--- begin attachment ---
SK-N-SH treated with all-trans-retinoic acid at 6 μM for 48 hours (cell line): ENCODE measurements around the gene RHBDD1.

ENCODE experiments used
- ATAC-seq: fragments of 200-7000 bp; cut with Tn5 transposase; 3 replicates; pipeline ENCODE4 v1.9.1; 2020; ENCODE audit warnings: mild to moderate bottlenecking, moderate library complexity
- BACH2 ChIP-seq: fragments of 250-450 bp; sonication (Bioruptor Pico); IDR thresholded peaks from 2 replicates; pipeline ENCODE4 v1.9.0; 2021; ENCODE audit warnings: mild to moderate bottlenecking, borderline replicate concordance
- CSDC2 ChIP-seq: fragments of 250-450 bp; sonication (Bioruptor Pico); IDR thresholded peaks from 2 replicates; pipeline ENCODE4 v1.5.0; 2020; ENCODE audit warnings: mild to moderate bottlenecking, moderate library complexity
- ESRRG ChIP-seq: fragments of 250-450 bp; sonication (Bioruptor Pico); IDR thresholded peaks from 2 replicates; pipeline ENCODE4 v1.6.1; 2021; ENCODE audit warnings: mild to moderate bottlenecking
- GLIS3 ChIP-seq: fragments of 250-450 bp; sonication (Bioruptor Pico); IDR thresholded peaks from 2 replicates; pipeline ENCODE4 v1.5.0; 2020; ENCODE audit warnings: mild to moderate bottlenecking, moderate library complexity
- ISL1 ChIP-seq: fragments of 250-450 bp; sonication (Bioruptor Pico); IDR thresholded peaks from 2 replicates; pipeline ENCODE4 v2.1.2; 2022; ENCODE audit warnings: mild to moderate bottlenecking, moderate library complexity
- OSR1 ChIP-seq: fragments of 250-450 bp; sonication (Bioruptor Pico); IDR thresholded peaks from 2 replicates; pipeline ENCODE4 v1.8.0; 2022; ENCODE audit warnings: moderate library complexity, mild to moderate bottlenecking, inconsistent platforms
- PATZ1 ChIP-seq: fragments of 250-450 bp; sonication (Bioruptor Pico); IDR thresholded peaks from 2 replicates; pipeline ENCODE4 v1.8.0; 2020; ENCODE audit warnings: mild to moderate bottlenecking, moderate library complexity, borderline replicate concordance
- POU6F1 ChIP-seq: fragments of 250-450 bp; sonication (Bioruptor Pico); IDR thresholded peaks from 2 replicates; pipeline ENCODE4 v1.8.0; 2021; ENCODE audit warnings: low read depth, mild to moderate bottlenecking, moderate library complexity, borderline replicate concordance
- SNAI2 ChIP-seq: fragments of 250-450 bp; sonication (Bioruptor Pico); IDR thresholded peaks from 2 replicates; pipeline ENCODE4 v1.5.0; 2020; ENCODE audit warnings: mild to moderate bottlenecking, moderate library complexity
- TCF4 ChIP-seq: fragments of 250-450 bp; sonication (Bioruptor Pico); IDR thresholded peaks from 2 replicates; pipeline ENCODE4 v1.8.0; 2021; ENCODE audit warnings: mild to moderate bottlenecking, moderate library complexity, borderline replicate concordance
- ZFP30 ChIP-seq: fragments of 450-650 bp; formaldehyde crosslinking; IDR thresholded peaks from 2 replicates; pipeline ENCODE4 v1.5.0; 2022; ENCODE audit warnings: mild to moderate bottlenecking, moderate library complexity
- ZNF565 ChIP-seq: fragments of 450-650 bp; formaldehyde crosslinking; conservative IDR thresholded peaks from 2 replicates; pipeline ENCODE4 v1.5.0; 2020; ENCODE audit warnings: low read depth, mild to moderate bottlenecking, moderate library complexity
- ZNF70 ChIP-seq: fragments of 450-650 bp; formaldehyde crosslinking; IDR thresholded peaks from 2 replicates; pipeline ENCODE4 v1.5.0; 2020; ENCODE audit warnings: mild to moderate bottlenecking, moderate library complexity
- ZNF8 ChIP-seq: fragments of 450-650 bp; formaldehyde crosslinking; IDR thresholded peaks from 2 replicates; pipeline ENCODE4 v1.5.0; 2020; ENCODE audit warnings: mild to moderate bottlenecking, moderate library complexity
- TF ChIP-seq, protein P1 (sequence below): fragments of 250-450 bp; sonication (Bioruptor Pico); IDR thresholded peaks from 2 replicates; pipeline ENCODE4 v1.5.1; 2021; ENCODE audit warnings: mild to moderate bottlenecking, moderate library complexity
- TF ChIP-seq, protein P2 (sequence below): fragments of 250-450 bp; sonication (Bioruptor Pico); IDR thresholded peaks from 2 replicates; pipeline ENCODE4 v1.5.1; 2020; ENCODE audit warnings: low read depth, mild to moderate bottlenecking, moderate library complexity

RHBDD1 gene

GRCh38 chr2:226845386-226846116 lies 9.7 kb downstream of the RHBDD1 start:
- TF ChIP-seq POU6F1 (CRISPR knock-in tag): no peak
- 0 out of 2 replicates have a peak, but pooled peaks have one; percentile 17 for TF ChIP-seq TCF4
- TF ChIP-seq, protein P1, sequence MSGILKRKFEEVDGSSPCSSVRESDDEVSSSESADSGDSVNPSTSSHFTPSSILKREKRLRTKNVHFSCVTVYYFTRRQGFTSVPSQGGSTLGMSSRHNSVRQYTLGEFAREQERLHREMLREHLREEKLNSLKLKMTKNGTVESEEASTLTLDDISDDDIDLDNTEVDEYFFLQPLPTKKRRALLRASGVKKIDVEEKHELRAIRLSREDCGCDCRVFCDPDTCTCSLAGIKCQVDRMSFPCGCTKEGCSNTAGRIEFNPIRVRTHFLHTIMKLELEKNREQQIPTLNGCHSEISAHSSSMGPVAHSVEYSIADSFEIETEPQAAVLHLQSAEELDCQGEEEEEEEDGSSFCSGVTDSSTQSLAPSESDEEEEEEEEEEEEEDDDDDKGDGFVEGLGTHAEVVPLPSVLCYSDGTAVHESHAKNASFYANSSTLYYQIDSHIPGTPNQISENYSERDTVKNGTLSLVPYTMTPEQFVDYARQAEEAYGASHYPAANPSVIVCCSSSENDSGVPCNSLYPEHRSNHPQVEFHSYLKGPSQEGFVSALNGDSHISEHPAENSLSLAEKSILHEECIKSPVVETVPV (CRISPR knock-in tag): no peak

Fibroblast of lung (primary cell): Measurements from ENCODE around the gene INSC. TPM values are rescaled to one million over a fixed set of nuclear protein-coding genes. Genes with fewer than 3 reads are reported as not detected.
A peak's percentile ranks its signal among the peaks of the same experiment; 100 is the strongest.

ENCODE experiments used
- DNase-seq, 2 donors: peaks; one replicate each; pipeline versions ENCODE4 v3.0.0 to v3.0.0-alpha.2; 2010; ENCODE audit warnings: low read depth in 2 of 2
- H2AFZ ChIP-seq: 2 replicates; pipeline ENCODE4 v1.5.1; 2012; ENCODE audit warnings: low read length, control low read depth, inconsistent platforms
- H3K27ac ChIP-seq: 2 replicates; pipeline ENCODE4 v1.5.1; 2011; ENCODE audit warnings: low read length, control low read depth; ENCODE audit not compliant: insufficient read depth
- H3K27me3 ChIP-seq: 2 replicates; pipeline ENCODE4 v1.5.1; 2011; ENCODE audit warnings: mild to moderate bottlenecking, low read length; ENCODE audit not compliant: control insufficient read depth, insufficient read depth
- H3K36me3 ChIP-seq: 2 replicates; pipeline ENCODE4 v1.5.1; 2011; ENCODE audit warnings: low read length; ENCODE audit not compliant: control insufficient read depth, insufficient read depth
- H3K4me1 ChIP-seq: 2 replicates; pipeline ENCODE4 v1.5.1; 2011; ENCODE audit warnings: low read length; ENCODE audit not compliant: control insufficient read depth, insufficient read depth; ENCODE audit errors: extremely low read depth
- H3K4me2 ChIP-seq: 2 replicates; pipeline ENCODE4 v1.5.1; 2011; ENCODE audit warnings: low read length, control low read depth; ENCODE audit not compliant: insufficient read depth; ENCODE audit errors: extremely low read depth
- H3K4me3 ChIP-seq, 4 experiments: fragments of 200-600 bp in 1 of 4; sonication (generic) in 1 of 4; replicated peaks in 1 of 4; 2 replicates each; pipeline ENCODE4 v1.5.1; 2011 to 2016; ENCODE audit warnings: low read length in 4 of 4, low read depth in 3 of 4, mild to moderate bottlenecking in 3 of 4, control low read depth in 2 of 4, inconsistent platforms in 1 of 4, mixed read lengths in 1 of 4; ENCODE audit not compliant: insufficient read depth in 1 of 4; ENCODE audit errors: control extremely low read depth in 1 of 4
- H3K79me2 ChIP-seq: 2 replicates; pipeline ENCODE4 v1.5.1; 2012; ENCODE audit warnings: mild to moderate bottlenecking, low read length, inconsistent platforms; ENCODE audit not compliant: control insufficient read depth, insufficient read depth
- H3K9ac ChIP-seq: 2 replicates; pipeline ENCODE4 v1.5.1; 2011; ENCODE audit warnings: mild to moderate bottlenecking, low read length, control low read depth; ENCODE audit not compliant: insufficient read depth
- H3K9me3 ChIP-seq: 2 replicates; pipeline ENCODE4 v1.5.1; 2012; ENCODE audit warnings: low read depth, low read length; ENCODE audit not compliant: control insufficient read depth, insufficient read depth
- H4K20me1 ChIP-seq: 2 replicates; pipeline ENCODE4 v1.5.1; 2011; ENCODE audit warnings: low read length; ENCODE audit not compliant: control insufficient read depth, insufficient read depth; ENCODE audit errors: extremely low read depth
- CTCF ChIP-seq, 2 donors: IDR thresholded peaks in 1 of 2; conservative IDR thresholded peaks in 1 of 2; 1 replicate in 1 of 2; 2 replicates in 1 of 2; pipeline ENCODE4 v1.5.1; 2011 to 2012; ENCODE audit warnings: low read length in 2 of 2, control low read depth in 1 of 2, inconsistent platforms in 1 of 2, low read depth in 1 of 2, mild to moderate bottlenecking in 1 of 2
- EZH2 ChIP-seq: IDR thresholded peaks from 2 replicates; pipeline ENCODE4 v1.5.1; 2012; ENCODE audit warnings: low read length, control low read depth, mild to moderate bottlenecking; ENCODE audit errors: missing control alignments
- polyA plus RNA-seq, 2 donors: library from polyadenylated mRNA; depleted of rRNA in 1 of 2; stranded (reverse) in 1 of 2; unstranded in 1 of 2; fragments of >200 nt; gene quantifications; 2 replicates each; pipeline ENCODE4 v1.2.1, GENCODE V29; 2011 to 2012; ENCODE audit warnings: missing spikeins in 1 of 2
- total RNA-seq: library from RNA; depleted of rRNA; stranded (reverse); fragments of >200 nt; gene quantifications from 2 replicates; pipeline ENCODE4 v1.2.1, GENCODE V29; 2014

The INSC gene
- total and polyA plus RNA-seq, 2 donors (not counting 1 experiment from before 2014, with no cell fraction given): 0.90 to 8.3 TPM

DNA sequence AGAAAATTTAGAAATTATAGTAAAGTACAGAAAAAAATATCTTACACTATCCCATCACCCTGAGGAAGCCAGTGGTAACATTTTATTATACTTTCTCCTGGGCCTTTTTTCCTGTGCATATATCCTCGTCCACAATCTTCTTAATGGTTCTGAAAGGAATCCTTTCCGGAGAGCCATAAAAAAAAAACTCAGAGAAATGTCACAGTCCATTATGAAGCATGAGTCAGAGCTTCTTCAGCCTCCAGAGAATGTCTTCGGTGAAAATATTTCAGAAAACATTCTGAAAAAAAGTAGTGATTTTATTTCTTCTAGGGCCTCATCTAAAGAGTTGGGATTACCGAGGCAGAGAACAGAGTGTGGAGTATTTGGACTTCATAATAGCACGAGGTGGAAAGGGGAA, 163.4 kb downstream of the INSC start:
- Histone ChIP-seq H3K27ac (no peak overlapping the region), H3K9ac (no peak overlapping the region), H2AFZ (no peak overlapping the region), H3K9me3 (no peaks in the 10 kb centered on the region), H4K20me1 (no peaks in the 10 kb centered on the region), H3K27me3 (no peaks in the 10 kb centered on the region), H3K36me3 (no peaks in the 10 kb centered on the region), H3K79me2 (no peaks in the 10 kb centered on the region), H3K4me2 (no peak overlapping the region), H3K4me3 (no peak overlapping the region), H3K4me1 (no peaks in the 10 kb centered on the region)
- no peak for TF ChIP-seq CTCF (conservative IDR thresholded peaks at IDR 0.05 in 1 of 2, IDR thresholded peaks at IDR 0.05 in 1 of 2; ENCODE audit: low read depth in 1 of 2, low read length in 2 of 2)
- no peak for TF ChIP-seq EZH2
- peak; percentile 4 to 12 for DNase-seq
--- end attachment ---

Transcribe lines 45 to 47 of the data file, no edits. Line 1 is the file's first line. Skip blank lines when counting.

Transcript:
- total and polyA plus RNA-seq, 2 donors (not counting 1 experiment from before 2014, with no cell fraction given): 0.90 to 8.3 TPM

DNA sequence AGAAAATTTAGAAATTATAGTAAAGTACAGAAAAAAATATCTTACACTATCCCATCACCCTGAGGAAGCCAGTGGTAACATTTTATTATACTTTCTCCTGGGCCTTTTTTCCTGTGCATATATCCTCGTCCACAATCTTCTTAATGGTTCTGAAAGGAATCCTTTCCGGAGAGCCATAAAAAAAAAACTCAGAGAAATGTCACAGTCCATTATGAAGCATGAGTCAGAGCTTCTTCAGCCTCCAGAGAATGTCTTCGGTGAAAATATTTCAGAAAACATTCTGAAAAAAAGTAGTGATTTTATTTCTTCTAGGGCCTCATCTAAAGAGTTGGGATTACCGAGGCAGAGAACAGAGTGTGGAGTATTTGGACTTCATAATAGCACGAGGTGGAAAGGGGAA, 163.4 kb downstream of the INSC start:
- Histone ChIP-seq H3K27ac (no peak overlapping the region), H3K9ac (no peak overlapping the region), H2AFZ (no peak overlapping the region), H3K9me3 (no peaks in the 10 kb centered on the region), H4K20me1 (no peaks in the 10 kb centered on the region), H3K27me3 (no peaks in the 10 kb centered on the region), H3K36me3 (no peaks in the 10 kb centered on the region), H3K79me2 (no peaks in the 10 kb centered on the region), H3K4me2 (no peak overlapping the region), H3K4me3 (no peak overlapping the region), H3K4me1 (no peaks in the 10 kb centered on the region)